What to expect after an ovarian cancer diagnosis
In Australia, over 1,500 women are newly diagnosed with ovarian cancer every year. Here’s what to expect after each stage of investigation and treatment.
There will be several health care professionals involved in your ovarian cancer treatment and follow-up care based on a patients’ needs and preferences. The type of treatment received will depend on the stage and type of cancer and your general health.
Initial investigations and referral
Firstly, a GP will assess your symptoms (which may include persistent abdominal pain, lack of appetite or urinary incontinence), conduct a physical examination, and arrange ultrasound and blood tests. Some women may require a colonoscopy to rule out any bowel conditions that may be causing the symptoms. If ovarian cancer is still suspected after these tests, you will be referred to a gynaecological oncologist for further testing. In my practice, I see patients normally within a few working days from referral.
Diagnosis, staging and treatment
Diagnosis for ovarian cancer can only be confirmed by examining tissue, which sometimes involves surgery. Medical imaging or blood tests cannot confirm or exclude ovarian cancer.
If we suspect “early” ovarian cancer (stage 1 or 2, ovarian cancer without ascites), I typically suggest surgery through an open, abdominal approach (called a laparotomy) and the aim is to firstly confirm the diagnosis. In these circumstances, a frozen section is helpful to analyse tissue under a microscope. If results confirm ovarian cancer the operation is continued to determine if the cancer has spread and if so where it has spread to, and we also remove as much of the tumour as possible. Ideally, after surgery, no residual tumour is left.
Depending on several factors (stage, medical conditions, age of the patient) ovarian cancer surgery will often remove the uterus, fallopian tubes and both the ovaries. In addition, the omentum (fatty tissue that stitches over the intestines, liver and stomach) and lymph nodes may also need to be removed. In some cases, patients will require a part of their bowel removed (bowel resection).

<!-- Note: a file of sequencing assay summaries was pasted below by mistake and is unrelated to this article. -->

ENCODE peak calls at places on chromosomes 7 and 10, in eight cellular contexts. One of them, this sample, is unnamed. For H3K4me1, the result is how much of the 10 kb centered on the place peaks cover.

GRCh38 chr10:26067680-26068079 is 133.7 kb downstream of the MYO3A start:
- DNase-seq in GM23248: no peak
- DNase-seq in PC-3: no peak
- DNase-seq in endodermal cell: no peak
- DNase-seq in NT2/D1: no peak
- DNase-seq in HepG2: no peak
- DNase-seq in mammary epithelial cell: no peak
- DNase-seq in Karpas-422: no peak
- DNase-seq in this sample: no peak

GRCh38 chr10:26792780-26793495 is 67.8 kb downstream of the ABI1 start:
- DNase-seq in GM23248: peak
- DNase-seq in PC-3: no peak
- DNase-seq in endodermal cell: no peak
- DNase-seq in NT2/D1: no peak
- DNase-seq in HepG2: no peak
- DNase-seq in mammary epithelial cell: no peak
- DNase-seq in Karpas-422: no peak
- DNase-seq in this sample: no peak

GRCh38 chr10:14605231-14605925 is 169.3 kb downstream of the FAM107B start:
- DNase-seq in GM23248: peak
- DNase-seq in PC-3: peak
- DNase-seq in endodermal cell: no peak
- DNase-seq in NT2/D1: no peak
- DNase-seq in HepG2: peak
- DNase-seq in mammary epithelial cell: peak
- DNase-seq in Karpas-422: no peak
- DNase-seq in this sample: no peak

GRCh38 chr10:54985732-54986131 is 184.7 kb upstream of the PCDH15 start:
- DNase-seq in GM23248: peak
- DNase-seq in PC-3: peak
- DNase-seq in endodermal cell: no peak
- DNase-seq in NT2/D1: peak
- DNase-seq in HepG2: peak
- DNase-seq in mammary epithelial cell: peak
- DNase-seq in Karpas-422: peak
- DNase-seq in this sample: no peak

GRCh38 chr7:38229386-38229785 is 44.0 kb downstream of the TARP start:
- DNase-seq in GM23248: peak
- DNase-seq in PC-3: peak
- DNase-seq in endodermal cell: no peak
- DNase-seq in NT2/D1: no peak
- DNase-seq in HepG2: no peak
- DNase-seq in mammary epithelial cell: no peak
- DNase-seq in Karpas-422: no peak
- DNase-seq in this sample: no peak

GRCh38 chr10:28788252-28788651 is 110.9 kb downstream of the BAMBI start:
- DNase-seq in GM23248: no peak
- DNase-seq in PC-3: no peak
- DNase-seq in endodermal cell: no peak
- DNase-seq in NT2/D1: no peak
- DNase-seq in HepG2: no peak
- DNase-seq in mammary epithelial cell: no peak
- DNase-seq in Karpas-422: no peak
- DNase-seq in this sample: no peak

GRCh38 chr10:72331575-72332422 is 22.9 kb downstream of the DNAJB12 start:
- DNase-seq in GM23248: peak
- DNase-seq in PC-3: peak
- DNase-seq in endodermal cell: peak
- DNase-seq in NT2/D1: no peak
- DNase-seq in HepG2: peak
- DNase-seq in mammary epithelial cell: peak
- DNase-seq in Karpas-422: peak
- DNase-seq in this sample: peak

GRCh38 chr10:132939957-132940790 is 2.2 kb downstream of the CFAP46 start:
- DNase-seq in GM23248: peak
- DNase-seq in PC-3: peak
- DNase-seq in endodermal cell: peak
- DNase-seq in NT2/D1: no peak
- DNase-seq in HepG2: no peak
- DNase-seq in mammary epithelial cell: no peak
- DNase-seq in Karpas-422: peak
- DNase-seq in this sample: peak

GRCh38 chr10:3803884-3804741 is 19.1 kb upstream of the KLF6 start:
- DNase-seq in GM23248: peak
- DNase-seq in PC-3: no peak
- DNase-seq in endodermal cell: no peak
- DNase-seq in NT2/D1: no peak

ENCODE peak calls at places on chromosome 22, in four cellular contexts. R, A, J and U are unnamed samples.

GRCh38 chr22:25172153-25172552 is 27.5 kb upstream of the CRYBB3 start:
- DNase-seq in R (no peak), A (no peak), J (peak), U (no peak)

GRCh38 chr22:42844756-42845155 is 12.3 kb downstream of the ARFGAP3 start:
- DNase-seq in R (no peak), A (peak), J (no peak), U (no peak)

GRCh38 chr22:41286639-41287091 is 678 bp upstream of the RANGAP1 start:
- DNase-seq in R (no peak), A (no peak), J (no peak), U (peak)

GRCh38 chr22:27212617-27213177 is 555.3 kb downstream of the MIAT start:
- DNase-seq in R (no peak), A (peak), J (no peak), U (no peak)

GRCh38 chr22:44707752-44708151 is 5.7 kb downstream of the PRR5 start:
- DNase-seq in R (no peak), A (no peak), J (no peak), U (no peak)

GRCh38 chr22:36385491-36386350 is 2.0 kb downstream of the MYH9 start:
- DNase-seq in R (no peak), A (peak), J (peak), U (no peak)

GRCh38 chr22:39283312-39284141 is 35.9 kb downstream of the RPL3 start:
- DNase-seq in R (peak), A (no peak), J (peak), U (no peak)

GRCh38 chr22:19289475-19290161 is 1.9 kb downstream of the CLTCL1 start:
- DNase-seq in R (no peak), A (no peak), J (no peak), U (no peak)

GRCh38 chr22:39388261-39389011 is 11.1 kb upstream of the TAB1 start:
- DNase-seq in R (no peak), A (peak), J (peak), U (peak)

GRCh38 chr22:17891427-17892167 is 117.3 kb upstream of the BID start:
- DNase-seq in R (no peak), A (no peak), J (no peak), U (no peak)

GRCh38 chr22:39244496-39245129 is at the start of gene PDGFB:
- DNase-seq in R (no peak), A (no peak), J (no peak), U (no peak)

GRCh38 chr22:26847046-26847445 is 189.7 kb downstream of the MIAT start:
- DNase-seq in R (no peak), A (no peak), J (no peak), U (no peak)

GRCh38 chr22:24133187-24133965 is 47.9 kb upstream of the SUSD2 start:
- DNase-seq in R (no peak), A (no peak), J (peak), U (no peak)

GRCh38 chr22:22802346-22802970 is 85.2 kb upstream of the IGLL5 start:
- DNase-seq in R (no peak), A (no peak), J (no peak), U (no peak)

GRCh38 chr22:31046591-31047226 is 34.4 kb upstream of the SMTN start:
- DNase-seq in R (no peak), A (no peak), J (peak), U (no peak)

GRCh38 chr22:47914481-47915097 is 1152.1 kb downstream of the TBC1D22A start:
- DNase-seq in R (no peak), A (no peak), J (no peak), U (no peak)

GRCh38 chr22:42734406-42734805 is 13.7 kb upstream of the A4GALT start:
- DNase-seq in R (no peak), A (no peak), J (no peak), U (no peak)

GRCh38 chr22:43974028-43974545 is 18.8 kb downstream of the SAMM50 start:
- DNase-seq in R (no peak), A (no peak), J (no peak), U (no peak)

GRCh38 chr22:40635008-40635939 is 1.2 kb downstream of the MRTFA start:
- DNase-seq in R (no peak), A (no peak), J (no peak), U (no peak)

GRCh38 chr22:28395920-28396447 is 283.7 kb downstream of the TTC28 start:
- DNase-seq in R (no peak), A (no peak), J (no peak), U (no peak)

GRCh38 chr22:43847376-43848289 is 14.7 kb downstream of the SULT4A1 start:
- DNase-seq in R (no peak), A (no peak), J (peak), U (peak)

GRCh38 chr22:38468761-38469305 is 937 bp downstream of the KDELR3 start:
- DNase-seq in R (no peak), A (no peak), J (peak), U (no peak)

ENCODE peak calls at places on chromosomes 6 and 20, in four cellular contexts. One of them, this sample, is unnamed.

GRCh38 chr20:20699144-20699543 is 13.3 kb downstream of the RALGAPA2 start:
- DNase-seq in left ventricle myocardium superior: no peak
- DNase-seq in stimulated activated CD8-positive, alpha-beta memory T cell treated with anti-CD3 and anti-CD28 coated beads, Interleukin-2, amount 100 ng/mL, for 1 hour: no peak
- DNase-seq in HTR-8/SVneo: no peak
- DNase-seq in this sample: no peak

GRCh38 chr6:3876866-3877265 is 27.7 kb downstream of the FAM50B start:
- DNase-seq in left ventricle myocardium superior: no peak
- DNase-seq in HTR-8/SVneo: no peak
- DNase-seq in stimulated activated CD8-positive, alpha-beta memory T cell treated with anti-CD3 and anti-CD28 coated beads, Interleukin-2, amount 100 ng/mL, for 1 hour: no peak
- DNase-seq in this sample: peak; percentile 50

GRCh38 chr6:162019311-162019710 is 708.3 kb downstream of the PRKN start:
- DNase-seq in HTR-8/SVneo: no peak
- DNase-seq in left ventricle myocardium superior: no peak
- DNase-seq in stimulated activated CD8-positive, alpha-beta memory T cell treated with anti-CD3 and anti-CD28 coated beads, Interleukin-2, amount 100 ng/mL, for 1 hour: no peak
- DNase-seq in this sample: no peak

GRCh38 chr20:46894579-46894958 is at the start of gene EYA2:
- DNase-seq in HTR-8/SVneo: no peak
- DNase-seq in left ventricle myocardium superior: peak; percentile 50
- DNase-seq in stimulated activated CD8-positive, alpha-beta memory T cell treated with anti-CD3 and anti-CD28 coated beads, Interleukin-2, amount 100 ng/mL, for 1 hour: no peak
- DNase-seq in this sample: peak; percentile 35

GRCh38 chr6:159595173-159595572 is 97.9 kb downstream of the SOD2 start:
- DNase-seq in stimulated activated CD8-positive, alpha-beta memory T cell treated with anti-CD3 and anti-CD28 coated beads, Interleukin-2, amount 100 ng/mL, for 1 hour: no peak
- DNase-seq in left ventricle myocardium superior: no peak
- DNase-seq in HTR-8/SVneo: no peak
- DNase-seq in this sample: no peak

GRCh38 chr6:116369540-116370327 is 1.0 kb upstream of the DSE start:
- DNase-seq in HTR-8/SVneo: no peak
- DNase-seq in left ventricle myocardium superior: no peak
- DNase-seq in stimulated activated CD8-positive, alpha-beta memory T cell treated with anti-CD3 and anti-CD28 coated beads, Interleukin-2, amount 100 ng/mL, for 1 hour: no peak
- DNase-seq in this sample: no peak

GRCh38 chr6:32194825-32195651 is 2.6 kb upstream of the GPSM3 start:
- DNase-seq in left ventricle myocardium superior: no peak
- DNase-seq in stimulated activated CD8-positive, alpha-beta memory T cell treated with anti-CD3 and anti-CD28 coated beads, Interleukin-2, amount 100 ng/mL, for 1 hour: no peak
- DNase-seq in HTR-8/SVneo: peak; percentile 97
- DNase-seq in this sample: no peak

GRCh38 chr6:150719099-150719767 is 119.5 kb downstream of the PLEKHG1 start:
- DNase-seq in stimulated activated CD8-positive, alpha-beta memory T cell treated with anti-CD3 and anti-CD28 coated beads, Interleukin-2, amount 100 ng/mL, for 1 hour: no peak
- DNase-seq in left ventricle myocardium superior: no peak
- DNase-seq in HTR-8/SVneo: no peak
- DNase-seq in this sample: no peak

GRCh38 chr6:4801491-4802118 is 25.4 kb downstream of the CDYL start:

Depending on age and individual circumstances, prior to surgery your team should also discuss the option of fertility preservation and provide clear information about the risk of early menopause and hormonal changes.
If advanced ovarian cancer (stage 3 or 4) is suspected (based on medical imaging), I often recommend upfront chemotherapy to shrink the tumour straight away. In this case, I sometimes suggest a laparoscopy to remove a solid piece of tumour for testing. However, sometimes, patients are too sick to have a surgical procedure. In such circumstances, I will arrange for some fluid to be drained from the pelvis or the chest for cytological analysis only.
Chemotherapy is usually administered through a drip into a vein in the arm and uses a combination of drugs to help attack cancer cells and stop or reduce their growth. Almost all patients will require chemotherapy after or even before surgery to help the cancer shrinking or stop it from returning.
Chemotherapy can have side effects. Ask your doctor to explain what side effects to expect and how best to manage them. How long a patient may need to undertake chemotherapy and where you can have chemotherapy will also be explained.
Targeted therapy drugs are sometimes used to treat advanced epithelial ovarian cancer and can get inside cancer cells and block specific proteins that tell the cells to grow. Bevacizumab and Olaparib are two targeted therapy drugs. They are sometimes more effective than chemotherapy alone but still can cause side effects.
If both ovaries are removed during surgery this will cause surgical menopause and hormonal changes in young women. This may lead to night sweats, hot flushes or reduced libido. There are ways to reduce or manage the side effects of early menopause which can be discussed with your doctor including hormone replacement therapy if required.
After surgery, you should be seen regularly for follow-up for five years. After five years, the risk of the cancer returning becomes much lower. These examinations will include pelvic examinations and blood tests. PET/CT scans are recommended only if needed.